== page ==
Policies Impacting Startups – Budget 2019 Update

The Budget 2019 also focused on attracting overseas money thereby offsetting part of the problem of lack of capital in the domestic markets.


Tealfeed Guest Blog

3 years ago | 3 min read

Modi governments first budget after being elected by an overwhelming majority in the Election 2019 by NDA had raised the expectations from the public at large for a big bang Budget but fiscal compulsion and a reality check had turned the mindset of people that this would be the Budget that would be high on 5 year road map and low on near term delivery.

Given the circumstances, the FM laid-down the broad guidelines for achieving a $5T economy by 2025. The Government also continued with its fiscal consolidation path by sticking to the fiscal deficit target of 3.3% for FY20 and the same would be partly financed by borrowing from international markets.

The Budget 2019 also focused on attracting overseas money thereby offsetting part of the problem of lack of capital in the domestic markets.

For Start-ups the Finance Minister had quite a few items which will make life easier. The key point being relief from Angel Tax scrutiny by the Income Tax department.

To resolve this issue, the start-ups and their investors who file requisite declarations and provide information in their returns will not be subjected to any kind of scrutiny in respect of valuations of share premiums.

The issue of establishing the identity of the investor and source of his funds will be resolved by putting in place a mechanism of re-verification. With this, funds raised by start-ups will not require any kind of scrutiny from the Income Tax Department.

Also the mention of labour law reforms and combining the close to 44 labour laws into 4 codes as follows:

  • Code for wages – this should consolidate laws on minimum wages, bonus etc.
  • Code for social security – would consolidate laws on PF, ESI etc.
  • Code for Safety – would consolidate laws from Factories Act, Mining etc
  • Code for Industrial relations would consolidate laws on industrial disputes

Once these codes become a life they will really help start-ups and small business as these reforms should simply compliance and reduce the cost of compliance.

Other key highlights were:-

  • Bootstrap support: a period of exemption of capital gains arising from the sale of residential house for investment in start-ups extended up to 31.3.2021 and conditions for claiming this relaxed.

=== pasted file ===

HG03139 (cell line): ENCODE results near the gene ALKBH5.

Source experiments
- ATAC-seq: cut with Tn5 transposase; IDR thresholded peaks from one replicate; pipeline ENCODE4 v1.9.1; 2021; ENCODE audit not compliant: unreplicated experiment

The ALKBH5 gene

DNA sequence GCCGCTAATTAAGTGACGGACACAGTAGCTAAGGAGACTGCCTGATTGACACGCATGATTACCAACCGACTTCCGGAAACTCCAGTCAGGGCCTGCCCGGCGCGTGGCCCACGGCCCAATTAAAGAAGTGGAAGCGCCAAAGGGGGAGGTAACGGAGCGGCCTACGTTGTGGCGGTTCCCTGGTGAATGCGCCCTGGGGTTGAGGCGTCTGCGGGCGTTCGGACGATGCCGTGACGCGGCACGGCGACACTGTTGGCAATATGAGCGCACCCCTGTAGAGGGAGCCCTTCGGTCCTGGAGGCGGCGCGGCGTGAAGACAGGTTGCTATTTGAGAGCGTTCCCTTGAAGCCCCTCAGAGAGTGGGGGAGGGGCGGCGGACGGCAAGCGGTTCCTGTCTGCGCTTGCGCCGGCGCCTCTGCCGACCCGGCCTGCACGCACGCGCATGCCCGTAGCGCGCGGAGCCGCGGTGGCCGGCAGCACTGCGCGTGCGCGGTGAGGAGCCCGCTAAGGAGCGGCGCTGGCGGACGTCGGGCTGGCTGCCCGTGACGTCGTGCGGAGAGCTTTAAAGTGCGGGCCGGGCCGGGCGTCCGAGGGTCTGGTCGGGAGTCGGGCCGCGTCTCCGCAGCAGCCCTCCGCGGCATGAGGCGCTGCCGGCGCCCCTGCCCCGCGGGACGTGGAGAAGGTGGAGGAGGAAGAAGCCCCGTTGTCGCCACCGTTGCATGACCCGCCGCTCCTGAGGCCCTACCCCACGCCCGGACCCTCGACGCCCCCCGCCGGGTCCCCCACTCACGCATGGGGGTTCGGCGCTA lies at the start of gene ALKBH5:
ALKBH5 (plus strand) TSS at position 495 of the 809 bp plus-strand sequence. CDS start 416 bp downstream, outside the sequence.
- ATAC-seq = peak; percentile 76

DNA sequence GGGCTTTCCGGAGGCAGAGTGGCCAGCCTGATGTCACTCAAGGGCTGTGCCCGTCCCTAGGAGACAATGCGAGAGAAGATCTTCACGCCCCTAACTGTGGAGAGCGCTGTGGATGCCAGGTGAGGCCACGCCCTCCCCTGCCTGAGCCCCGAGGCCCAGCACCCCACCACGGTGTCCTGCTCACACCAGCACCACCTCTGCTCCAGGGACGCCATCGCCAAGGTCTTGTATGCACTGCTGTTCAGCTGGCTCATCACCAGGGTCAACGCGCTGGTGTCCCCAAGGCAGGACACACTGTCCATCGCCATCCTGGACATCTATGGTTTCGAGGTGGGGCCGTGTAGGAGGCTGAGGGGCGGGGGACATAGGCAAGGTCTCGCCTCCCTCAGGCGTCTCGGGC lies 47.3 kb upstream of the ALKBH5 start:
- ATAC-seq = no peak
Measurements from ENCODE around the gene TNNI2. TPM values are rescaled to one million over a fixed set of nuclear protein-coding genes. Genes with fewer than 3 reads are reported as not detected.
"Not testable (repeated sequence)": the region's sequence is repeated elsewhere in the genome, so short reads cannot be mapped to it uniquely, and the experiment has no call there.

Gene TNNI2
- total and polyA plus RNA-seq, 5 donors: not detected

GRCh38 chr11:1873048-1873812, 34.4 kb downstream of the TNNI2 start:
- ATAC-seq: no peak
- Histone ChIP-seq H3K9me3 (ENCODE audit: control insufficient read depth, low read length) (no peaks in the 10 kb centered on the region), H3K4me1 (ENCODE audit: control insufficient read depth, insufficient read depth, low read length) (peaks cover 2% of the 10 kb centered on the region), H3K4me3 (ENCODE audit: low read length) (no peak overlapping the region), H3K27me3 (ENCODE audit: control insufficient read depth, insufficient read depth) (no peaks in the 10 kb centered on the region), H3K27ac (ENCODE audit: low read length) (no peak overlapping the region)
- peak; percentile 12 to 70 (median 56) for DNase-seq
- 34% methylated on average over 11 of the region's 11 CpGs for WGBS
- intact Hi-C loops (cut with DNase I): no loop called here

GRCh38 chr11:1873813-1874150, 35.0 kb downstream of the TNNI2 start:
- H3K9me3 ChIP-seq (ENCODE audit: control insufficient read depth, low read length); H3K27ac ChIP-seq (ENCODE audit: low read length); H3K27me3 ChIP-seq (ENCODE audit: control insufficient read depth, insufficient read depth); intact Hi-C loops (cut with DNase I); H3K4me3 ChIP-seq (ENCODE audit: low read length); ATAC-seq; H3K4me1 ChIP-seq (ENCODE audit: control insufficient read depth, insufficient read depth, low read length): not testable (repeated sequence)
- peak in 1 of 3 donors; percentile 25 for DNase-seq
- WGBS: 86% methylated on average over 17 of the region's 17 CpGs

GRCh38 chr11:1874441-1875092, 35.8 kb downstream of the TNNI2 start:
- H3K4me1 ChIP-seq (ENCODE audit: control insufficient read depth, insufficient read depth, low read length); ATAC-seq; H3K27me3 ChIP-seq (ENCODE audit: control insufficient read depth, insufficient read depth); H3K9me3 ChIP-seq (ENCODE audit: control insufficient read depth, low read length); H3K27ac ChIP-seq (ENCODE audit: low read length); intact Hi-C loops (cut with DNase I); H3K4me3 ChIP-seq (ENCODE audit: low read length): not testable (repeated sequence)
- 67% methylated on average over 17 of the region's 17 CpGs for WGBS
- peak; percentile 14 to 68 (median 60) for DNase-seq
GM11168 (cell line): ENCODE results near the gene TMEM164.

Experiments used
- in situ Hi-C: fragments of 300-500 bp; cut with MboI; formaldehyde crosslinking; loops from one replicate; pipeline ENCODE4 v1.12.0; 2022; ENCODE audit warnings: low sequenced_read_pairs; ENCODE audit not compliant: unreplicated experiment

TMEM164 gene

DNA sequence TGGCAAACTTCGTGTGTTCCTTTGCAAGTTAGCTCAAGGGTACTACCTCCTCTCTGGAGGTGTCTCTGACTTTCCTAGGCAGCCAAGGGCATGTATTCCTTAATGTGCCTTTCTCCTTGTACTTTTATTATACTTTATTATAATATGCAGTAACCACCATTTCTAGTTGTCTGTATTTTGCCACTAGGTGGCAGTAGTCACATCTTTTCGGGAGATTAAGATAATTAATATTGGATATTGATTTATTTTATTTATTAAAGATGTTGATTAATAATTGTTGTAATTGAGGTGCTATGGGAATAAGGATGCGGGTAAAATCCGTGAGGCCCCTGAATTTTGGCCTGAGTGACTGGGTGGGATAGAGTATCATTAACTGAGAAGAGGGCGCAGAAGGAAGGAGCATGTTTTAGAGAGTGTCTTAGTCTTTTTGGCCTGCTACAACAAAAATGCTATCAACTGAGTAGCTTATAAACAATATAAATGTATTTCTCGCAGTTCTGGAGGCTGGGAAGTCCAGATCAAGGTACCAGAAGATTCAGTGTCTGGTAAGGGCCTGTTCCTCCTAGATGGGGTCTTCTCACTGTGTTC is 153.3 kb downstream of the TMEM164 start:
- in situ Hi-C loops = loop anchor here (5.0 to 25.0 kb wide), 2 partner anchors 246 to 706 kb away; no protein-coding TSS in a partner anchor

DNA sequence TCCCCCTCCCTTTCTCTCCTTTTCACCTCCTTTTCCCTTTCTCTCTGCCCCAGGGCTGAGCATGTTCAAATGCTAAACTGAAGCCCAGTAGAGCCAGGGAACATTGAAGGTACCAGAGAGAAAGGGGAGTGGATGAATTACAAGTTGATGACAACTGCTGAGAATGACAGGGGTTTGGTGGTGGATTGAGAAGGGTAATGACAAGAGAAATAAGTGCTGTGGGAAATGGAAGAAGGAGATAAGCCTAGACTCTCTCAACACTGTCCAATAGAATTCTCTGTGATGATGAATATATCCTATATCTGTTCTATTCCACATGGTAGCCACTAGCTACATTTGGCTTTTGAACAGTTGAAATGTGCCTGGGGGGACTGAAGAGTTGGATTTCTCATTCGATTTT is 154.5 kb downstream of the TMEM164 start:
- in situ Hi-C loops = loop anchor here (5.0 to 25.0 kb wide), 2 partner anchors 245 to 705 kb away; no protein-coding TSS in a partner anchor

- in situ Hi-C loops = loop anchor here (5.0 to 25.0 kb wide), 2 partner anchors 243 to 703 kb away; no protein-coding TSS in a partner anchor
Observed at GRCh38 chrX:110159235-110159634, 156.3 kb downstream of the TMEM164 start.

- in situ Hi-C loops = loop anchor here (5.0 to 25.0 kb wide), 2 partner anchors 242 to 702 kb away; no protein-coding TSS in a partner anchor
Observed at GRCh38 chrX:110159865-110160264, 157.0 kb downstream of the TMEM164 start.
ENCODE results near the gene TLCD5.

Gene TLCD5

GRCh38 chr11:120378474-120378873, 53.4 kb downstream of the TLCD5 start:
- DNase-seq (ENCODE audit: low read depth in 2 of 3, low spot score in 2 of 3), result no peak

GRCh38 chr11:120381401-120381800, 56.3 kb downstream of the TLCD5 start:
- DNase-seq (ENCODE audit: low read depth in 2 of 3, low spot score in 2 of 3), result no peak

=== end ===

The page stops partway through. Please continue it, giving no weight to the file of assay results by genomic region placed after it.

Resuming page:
• Incubators: 80 livelihood incubators, 20 tech incubators to help create 75,000 skilled entrepreneurs in agriculture and rural industry
    Support provided to private entrepreneurship in adding value to farm produce
  • Kayakave Kailasa: train 10 million youth to take up industry-relevant skill training through the Pradhan Mantri Kaushal Vikas Yojana (PMKVY) India to enable youth to work on new-age skills like AI, IoT, 3D Printing, VR, and Robotics. This should help with current issues on untrained or out of date resources available to start-ups and will also help them in developing better products. This could also help in strengthening the off-shore development centres market as these are technologies of the future.
  • Standup India: Scheme will continue until 2025, this scheme enables entrepreneurs to get bank loans between up to Rs. 1 Crore from banks. However, the scheme limits it to one SC/ST or women entrepreneur per bank branch. Which can make extending this benefit not really beneficial. (more details on
  • There is a lot of work being done by start-ups in the electric vehicle space and the budget proposed tax breaks for purchasing these vehicles which should help with demand.

Aside from the taxes and incubation, there was also a proposal for starting a TV channel exclusively for start-ups to be run by DD. Though being on DD may give it limited visibility to start with but this could be a good way for start-ups to get eyeballs and advice. We will need to see how this is implemented and how government red tape affects it.

Other aspects of the budget addressed the overall economy and focused on structural reforms and behavioural aspects of society. It has highlighted the achievements of the last 5 years in terms of uplifting the large section of the society, taking bold decisions in terms of bringing path-breaking reforms and focusing on governance.

Budget 2019 is very high in terms of taking path breaking initiatives like an indirectly reducing stake in state-owned enterprises, opening up gates for foreign money to flow in, taxing the super-rich with higher rates, incentivizing fight against climate change, igniting skill India and facilitating ‘Make In India’.

To sum up, Budget 2019 is setting a path for a $5 trillion economy by outlining a host of measures in the area of Make In India, labour reforms, financial sector reforms, social impact, enhancing ease of doing business and forcing acclimate change.

Overall a positive signal to the start-up ecosystem of India. Now its about execution.


Created by

Tealfeed Guest Blog







Related Articles